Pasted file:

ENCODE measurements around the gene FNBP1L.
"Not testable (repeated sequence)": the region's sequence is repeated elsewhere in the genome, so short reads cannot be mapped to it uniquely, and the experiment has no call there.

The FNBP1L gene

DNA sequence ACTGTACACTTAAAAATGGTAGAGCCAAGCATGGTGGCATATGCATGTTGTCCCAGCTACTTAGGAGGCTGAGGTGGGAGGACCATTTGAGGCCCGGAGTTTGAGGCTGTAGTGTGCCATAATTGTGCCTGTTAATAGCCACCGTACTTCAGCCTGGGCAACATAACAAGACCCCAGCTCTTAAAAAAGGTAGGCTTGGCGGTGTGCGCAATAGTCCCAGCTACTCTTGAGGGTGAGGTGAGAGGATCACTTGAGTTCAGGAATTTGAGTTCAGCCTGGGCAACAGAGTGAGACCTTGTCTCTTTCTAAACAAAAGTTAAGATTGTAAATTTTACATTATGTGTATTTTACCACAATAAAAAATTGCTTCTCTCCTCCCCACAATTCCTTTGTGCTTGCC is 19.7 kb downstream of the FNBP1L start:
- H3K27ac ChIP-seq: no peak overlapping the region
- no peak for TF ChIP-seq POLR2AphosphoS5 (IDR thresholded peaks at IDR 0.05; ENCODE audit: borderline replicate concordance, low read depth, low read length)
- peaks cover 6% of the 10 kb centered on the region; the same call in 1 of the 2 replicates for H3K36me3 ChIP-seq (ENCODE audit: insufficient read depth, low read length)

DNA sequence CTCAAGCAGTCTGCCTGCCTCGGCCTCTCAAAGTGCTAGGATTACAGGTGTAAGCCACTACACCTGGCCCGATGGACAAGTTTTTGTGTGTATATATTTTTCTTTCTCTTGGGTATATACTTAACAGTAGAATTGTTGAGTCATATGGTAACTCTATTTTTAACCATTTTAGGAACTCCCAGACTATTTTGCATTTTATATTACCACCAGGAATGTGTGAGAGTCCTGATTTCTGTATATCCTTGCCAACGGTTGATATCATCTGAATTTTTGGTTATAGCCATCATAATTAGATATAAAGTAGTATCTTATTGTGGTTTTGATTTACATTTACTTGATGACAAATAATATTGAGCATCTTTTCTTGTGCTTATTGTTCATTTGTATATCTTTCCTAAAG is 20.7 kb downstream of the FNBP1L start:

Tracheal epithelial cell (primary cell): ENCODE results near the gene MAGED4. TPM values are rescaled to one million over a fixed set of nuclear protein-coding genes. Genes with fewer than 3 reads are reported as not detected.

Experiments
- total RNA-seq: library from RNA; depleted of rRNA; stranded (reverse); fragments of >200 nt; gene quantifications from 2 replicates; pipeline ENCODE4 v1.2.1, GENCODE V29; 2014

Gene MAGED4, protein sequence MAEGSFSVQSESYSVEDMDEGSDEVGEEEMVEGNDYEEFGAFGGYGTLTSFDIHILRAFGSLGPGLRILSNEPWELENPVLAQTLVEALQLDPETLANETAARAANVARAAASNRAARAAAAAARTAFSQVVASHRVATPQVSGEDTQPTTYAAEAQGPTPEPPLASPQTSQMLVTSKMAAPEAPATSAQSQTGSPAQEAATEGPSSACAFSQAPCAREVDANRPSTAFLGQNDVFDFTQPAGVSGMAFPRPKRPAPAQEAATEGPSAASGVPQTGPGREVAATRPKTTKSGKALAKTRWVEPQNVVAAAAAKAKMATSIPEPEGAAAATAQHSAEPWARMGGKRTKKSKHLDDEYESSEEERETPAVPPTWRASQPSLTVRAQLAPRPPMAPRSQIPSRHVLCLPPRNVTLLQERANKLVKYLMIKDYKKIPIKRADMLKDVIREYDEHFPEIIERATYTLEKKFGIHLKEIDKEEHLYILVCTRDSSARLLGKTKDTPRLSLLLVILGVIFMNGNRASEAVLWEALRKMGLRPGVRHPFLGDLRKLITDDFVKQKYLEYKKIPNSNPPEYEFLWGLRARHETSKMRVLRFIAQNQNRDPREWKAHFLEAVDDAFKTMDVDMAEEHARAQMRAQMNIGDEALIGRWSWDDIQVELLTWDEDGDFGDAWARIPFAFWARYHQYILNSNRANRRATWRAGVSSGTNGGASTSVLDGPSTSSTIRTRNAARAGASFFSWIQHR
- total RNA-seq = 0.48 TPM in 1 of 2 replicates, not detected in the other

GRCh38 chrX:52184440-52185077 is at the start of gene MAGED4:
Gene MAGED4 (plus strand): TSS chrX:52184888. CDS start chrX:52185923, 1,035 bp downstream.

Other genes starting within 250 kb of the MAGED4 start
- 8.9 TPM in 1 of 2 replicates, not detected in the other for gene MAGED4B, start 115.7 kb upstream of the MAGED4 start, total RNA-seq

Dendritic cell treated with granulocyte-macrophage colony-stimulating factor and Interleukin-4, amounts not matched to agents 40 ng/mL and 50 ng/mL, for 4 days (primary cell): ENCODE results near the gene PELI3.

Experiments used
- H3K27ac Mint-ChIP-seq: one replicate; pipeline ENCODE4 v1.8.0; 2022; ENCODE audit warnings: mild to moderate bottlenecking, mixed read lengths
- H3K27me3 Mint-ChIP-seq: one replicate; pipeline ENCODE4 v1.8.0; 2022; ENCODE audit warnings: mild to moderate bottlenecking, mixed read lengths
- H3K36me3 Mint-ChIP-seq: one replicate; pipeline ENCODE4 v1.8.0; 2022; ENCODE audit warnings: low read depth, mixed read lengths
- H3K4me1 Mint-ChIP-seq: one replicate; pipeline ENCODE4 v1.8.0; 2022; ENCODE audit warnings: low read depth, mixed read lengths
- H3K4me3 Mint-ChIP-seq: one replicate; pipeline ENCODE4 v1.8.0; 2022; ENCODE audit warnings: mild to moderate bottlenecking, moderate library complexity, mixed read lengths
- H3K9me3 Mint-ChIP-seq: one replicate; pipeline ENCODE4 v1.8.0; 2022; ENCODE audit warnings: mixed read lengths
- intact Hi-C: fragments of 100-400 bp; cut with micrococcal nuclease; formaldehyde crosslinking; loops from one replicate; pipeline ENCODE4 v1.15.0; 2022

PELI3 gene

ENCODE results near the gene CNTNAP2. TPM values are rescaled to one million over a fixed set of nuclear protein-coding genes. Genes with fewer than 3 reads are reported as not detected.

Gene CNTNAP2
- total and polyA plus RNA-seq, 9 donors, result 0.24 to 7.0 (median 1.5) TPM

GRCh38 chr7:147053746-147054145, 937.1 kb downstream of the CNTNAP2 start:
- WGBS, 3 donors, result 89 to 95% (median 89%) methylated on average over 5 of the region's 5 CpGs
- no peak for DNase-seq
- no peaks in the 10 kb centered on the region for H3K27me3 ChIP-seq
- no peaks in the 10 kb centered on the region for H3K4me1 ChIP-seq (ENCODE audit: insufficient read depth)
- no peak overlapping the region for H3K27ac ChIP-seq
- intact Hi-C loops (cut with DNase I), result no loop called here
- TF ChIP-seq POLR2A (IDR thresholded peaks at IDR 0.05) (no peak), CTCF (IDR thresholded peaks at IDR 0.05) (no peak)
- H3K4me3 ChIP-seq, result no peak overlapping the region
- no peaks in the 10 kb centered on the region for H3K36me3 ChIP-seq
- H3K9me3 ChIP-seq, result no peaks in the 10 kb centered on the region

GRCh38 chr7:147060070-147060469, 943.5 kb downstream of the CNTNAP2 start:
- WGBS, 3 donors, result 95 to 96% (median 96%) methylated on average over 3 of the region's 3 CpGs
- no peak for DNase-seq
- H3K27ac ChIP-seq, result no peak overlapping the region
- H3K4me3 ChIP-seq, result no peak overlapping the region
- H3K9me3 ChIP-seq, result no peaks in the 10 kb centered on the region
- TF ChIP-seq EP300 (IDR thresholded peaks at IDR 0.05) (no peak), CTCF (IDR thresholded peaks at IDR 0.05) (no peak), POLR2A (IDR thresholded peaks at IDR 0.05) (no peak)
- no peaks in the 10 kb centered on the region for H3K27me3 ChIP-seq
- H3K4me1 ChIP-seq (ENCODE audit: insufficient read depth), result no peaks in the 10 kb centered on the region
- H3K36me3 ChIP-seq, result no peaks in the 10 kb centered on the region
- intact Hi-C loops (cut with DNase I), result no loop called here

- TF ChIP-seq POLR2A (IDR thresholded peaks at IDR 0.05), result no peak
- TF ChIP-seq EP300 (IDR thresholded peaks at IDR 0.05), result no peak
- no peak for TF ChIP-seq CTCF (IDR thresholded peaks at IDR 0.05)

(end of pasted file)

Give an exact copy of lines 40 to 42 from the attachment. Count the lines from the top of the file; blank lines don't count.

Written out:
- no peaks in the 10 kb centered on the region for H3K36me3 ChIP-seq
- H3K9me3 ChIP-seq, result no peaks in the 10 kb centered on the region

GRCh38 chr7:147060070-147060469, 943.5 kb downstream of the CNTNAP2 start: